One of theses flaws concerns the equalization standard. Briefly put, there is need in this program to establish a standard on the basis of which the federal government can provide assistance to a province under the equalization system. To do so, the capacity of each province to collect taxes per capita in order to finance services has to be determined.
The fiscal capacity of the provinces is determined based on five provinces instead of all ten. These provinces are Quebec, Ontario, Manitoba, Saskatchewan and British Columbia. An average capacity is calculated for each province. For those provinces that fall below the standard, equalization makes up the difference between their own fiscal capacity and the five province average.
Let me just give you one example. If the fiscal capacity per capita of Manitoba for 2001-02 was estimated at $4,834, this meant that each person in Manitoba was expected to pay $4,834 in taxes. But in the five standard provinces, the average fiscal capacity was $5,900.
In 2001-02, the shortfall for a province like Manitoba was approximately $1,000. This meant that Manitoba was not in a position to get the maximum tax contribution from its taxpayers to finance quality services comparable to those generally found in Canada. The fiscal capacity of each province is compared to the average for Quebec, Ontario, Manitoba, Saskatchewan and British Columbia.
The problem with using this benchmark that is calculated based on only five provinces is that the other five provinces and the territories are forgotten. Leaving out Alberta, for example, Canada's richest province, means that one ends up underestimating the standard, the average point at which intervention is required in some provinces to compensate for the incapacity to generate tax revenue, in order to provide comparable levels of public services.
If the standard were established on the basis of ten provinces, not five as is the case at present, we would be in a situation where the payments to reduce the gaps would be much higher. For example, if the average fiscal capacity of all ten provinces—that is, the capacity in each province to generate taxes, including income taxes, to finance their services—were considered, the average would have been $6,237. Some provinces would have found themselves with a fiscal undercapacity, that is the potential to seek more taxes up to $6,237. Interventions would fill in the per capita gap.
Let us take Quebec as an example. In 2000-01, it was calculated that each Quebecker could provide taxes and income taxes in the amount of $5,180 per person.
If the standard for all provinces were $6,237, we would have needed $1,100 in equalization payments per resident. But taking the average of five provinces that I mentioned earlier, this comes out to around $730 per capita.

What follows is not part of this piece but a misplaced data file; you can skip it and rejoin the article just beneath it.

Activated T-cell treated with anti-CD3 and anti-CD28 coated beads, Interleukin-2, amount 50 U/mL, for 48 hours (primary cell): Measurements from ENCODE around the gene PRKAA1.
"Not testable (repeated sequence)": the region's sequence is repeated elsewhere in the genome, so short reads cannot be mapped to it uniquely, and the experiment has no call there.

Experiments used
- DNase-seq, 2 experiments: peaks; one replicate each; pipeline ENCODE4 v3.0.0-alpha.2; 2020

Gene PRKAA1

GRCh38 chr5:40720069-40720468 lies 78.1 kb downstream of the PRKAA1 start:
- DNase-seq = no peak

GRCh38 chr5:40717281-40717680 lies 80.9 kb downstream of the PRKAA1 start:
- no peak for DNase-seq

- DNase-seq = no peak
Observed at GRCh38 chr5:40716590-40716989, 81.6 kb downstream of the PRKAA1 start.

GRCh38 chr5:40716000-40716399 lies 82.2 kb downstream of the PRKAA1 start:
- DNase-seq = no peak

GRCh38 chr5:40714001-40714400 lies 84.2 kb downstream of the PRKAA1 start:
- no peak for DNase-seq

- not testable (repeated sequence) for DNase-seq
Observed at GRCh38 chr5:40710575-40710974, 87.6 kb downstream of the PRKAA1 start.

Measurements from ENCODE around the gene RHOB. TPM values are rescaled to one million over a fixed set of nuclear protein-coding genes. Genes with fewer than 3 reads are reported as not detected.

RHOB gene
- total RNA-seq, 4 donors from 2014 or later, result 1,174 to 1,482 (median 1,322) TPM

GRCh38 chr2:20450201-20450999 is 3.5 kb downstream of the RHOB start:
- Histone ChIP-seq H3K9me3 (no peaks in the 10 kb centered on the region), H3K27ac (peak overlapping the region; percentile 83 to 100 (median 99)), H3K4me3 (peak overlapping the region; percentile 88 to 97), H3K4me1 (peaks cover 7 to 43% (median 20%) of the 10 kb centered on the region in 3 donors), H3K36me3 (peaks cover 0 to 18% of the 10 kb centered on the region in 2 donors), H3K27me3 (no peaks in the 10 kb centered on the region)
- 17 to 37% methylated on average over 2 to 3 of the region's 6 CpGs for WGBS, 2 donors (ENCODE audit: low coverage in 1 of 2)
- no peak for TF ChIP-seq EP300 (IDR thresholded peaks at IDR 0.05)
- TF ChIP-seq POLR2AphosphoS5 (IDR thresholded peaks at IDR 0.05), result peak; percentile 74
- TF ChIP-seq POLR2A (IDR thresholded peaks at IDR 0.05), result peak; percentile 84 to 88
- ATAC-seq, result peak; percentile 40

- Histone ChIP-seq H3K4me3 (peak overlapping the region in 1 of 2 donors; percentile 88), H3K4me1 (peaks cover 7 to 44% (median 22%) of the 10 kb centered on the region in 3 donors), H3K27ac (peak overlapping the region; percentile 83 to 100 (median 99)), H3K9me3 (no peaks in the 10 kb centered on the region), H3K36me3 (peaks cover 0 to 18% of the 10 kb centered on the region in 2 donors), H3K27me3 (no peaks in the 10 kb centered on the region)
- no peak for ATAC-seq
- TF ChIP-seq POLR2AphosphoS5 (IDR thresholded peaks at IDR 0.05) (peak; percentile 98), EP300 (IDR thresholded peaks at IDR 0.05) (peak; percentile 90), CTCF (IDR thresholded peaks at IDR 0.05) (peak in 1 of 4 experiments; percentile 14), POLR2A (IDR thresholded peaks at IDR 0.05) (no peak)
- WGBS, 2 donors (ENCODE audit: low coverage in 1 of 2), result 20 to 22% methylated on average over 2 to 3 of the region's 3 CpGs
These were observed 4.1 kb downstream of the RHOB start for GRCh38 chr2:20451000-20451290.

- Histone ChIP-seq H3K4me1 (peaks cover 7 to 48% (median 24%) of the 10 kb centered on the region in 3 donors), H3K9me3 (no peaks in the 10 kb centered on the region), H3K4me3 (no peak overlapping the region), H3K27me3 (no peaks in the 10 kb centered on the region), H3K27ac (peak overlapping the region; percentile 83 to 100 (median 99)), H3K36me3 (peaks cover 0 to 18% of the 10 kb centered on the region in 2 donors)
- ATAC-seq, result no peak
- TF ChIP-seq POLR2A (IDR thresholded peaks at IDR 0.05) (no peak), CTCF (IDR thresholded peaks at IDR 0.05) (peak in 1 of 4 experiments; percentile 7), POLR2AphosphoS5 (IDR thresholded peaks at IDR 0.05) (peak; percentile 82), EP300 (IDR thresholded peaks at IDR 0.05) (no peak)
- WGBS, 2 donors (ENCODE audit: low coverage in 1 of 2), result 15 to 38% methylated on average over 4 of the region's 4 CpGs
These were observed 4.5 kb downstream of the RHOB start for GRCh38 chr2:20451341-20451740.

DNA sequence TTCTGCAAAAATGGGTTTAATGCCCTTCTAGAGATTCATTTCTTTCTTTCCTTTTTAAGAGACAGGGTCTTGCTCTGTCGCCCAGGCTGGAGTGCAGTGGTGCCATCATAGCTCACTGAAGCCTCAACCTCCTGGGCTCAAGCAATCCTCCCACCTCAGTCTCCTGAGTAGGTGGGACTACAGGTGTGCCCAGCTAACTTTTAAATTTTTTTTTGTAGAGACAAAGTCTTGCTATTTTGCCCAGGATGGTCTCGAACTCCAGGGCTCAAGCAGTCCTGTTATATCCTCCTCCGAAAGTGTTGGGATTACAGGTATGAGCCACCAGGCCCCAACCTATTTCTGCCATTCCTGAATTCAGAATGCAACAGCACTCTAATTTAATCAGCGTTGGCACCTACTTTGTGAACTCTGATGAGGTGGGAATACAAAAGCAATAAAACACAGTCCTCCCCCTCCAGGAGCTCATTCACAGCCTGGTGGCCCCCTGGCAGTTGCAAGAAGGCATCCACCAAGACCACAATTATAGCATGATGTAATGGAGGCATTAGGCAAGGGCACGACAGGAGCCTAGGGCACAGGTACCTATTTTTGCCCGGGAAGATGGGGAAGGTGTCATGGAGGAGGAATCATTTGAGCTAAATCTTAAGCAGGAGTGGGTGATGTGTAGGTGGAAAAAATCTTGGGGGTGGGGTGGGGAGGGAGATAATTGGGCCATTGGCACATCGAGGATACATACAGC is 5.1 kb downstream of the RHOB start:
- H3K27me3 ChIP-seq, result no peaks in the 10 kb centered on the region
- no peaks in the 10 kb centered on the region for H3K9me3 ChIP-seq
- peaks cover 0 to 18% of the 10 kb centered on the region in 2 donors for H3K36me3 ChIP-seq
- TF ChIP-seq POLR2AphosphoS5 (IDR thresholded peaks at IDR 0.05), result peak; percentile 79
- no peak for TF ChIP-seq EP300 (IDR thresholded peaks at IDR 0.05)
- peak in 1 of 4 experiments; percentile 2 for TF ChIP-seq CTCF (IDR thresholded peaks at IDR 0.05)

This ten province standard is a much better reflection of reality than the five province standard. Each province should be included in the average and the amount needed should be calculated fairly. That would mean that the differences in wealth to finance reasonably comparable levels of public services between the provinces would be smaller than they are at present.
The five province average means that, despite the equalization payments received by Quebec—I was using it as an example, although I could have used other provinces, because many receive equalization—there is still a gap of 8% between the fiascal capacities of Ontario and Quebec, for example.
This means that the goal of reducing as far as possible, if not eliminating, differences in wealth and providing comparable levels of public services from province to province, is not achieved. Still, if we used the ten province average as the standard, we would have a gap much smaller than the 8% one we now see.
The second problem with the current equalization program—and we hope that, with regard to the new program, the federal government will be open to our comments—is that there is currently a ceiling on equalization payments. This ceiling was set arbitrarily, in 1999, at $10 billion indexed to inflation. However, when equalization payments exceed this amount, the federal government asks the provinces to repay that amount.
The problem concerns the repayment. There is a ceiling, which limits how far the gap between the provinces can be closed, which is the purpose of equalization. Furthermore, when repayment is requested, the amount is based on the proportion of equalization payments the province received several months earlier.
I want to use Quebec as an example. I mentioned earlier that payments are calculated on a per capita basis, but since Quebec has the second largest population in Canada, it receives 62% of all equalization payments.